A spectacular athlete with elite defensive instincts, Okoro has a frame built for the NBA. At 6-foot-6 with a stout body and broad shoulders, Okoro flashed the defensive instinct to keep up with players at any position, which is ideal for a Bulls team that relies heavily on a run-and-gun style to keep up with opponents. Despite playoff hopes this season, injury trouble, coaching issues and stunted development combined to create one mess of a disappointing season.
Isaac Okoro ranked in the 80th percentile in transition and shot 64.2% around the rim last season. Just an incredibly fun finisher. pic.twitter.com/lYXq5QIatW
— Jake Paynting (@jakepaynting) July 4, 2020
Okoro adds a level of versatility to the lineup that allows for a more modern playstyle. Maybe point guard Coby White and borderline All-Star Zach LaVine aren’t going to do much on defense, but Okoro can play off of them and make winning plays by switching onto guards and forcing them into more difficult shots. Having him on the floor with restricted free agent Kris Dunn makes for a dreadful combination for opponents to deal with.
His offensive game is limited with an inconsistent jumper and a dearth shot-creation skills, but Okoro makes up for it with hustle plays and otherwordly rebounding from the three-spot. It’s going to take some time for him to reach the level that Chicago will want him to as a scorer. They can expect some instant-impact, but before anything, he needs to be evaluated and coached up on the professional level.
Next: No. 9 pick - Charlotte Hornets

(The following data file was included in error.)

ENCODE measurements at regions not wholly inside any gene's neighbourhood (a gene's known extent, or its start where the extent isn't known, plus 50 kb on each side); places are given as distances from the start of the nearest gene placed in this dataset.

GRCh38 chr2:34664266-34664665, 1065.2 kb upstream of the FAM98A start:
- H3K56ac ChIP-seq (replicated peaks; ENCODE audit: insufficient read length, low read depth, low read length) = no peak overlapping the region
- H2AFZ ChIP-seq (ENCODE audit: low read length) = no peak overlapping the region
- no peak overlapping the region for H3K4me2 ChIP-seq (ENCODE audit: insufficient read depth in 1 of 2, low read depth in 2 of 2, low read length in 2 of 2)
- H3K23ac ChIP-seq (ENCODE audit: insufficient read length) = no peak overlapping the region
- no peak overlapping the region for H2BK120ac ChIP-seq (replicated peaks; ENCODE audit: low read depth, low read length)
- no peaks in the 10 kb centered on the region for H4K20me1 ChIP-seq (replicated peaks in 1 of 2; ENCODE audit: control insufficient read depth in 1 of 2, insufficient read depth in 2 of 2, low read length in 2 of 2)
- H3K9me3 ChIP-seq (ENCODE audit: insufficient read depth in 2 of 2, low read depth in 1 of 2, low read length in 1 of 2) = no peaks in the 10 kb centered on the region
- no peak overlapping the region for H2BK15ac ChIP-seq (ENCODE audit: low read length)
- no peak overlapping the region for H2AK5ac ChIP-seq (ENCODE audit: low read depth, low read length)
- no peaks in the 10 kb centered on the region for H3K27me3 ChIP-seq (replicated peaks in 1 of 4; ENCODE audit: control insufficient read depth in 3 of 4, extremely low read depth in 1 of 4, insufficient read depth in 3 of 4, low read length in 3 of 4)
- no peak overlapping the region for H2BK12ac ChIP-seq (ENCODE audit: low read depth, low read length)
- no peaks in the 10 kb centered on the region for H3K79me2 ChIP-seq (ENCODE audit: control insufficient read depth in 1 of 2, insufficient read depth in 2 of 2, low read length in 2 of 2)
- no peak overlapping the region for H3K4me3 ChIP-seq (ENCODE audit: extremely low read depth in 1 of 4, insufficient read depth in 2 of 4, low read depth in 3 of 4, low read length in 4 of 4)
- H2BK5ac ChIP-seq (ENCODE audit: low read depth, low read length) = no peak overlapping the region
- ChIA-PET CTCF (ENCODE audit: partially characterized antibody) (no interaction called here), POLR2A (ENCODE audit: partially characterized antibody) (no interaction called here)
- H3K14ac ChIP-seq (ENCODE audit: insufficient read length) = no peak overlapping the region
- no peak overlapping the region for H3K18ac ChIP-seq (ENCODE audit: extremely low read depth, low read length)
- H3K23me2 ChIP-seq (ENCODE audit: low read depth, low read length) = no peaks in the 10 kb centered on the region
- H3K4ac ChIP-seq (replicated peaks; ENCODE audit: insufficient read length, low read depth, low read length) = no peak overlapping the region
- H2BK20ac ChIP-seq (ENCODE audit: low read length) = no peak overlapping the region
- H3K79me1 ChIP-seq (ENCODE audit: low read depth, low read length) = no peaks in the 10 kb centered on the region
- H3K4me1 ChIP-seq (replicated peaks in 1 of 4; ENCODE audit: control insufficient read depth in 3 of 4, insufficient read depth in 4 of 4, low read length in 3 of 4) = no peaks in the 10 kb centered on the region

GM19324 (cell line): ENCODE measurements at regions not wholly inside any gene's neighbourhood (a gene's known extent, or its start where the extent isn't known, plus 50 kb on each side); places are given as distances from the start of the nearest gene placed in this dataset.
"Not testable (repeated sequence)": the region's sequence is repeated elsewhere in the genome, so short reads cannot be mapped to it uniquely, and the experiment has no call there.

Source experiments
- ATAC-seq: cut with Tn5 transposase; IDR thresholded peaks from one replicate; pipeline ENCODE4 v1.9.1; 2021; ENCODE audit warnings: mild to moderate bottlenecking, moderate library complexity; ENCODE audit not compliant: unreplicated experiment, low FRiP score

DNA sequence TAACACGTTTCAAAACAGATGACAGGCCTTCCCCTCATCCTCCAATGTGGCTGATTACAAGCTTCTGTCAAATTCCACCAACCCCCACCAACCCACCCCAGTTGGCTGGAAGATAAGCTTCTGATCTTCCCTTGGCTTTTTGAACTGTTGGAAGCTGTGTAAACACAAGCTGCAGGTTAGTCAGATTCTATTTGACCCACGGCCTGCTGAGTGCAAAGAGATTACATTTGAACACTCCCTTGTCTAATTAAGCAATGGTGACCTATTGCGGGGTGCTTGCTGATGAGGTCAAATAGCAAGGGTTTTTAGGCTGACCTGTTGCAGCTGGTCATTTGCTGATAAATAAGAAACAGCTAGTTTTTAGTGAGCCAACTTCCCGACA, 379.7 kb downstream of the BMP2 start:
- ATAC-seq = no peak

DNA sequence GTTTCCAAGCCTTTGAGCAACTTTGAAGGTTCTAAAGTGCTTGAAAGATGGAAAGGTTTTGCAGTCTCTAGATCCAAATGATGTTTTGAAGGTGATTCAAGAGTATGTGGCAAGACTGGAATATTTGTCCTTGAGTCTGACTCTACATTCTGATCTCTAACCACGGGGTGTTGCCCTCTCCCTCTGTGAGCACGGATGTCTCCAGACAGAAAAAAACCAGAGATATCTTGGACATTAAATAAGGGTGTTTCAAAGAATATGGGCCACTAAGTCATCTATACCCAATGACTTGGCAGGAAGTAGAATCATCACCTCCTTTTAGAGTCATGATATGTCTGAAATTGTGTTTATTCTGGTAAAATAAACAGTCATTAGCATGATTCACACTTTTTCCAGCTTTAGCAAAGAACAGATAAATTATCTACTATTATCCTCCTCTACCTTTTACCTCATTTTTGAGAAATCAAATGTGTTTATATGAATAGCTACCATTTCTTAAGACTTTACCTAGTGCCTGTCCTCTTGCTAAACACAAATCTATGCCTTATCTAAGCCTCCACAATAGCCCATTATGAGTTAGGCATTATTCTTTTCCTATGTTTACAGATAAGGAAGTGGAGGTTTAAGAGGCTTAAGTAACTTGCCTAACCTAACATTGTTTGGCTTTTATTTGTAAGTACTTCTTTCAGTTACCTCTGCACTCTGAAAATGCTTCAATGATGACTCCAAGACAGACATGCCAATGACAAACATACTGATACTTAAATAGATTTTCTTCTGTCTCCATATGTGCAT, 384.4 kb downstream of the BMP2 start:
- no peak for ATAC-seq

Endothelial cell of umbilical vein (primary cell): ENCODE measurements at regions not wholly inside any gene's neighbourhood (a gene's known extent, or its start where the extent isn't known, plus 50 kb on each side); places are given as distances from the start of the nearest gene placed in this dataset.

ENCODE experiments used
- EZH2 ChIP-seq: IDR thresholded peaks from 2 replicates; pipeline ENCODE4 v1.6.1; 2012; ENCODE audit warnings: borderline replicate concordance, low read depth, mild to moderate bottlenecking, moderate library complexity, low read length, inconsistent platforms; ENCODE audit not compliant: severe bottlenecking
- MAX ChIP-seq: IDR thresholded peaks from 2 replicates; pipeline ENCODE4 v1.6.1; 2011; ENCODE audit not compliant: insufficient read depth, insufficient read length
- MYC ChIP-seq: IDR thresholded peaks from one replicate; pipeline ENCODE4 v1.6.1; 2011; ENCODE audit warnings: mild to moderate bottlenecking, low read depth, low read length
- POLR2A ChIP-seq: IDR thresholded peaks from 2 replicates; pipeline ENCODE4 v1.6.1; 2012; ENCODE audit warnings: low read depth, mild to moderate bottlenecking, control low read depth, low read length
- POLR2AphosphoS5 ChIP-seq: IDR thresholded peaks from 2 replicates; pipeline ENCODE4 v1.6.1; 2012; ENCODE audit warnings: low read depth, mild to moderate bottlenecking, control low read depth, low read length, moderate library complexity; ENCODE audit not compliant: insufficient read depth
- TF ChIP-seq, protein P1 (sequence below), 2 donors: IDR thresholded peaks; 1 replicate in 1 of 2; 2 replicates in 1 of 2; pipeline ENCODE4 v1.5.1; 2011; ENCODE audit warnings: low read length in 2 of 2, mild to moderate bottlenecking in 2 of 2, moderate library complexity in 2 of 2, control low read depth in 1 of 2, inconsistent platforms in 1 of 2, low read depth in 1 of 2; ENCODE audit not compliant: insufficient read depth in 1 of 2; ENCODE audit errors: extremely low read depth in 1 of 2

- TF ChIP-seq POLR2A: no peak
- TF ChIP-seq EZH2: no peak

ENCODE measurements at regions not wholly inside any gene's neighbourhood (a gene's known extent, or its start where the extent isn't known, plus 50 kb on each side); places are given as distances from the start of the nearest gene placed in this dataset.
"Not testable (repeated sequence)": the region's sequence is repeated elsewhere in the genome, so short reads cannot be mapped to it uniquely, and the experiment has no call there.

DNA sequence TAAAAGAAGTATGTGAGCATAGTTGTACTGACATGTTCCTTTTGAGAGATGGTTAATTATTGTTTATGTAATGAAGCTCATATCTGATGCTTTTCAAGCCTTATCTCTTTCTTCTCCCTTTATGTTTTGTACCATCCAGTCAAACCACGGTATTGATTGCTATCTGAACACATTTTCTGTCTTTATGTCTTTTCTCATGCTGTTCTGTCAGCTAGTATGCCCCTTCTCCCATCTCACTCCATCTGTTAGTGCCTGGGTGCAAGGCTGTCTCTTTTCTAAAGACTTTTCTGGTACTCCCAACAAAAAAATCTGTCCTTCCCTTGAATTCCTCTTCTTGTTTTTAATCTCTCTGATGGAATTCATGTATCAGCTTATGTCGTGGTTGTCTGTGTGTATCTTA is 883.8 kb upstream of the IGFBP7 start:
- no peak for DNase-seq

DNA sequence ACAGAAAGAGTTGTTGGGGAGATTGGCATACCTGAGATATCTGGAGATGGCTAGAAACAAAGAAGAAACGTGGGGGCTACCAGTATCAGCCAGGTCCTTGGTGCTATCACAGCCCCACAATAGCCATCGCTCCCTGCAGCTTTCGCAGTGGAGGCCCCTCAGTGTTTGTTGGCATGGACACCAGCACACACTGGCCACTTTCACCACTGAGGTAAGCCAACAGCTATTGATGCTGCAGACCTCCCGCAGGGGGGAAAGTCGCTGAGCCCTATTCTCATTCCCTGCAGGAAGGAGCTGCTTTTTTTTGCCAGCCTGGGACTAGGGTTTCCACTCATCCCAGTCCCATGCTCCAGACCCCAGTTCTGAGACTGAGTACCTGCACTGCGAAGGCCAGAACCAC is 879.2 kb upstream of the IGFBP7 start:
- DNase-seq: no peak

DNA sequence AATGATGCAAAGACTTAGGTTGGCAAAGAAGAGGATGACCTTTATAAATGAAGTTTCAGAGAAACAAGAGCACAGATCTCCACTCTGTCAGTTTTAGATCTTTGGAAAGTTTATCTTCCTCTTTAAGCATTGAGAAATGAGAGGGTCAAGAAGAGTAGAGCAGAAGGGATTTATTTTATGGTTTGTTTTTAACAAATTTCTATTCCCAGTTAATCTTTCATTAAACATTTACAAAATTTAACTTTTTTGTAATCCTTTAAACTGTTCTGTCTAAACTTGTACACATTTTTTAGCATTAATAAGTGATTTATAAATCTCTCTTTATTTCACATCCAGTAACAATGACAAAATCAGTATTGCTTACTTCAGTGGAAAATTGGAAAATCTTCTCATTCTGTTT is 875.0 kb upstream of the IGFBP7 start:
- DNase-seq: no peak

NBA Mock Draft pick 9: Charlotte Hornets select Devin Vassell from Florida State University.
A draft darling and an all-around gifted player, FSU’s Devin Vassell is beloved amongst NBA draft enthusiasts. Almost every fanbase in the lottery is campaigning for their team to take him, including the San Antonio Spurs fans. In years past, it might seem like a waste to send him to Charlotte, but for the first time in a long time, they have something brewing in North Carolina.
Vassell joins P.J. Washington, Devonte’ Graham, Miles Bridges and others in an interesting, modern team led by former Spurs assistant James Borrego.
This 6-foot-7 sophomore is one of the most well-rounded players in the draft class. He’s an exceptional defender both on and off the ball, rotating in team sets and picking up opponents at any position. He’s one of the best shot blockers in the class despite playing on the wing, flying in as a secondary defender to swat or alter shots at every opportunity.
A 41.5 percent 3-point shooter, Vassell is also one of the better marksmen in his class with the ability to create his own shot or spot up from deep. It’s a skill that’s going to make him a highly-touted lottery prospect whose stock rose exponentially beginning in November. Many will peg him as a quintessential 3-and-D player, but that’s only the baseline of what he can do.
Charlotte played Bridges at the small forward for 72 percent of his minutes this year despite him being better suited for the four-spot. Adding Vassell to the lineup creates one of the more interesting young cores in the league with immense switchability, athleticism and floor spacing. I’m picturing Graham, Terry Rozier, Vassell, Bridges and Washington as a core that I don’t want to run into once they start to gel.
Next: No. 10 pick - Washington Wizards
NBA Mock Draft pick 10: Washington Wizards select RJ Hampton from the New Zealand Breakers.
One of the game’s most highly-touted high school prospects, combo guard RJ Hampton turned down offers from Memphis, Duke, Kentucky and Kansas to pursue his first taste of professional basketball. While the Breakers didn’t showcase his talent the way a college program might’ve, it gave him a dose of reality. He faced off against grown men and did his best to adapt.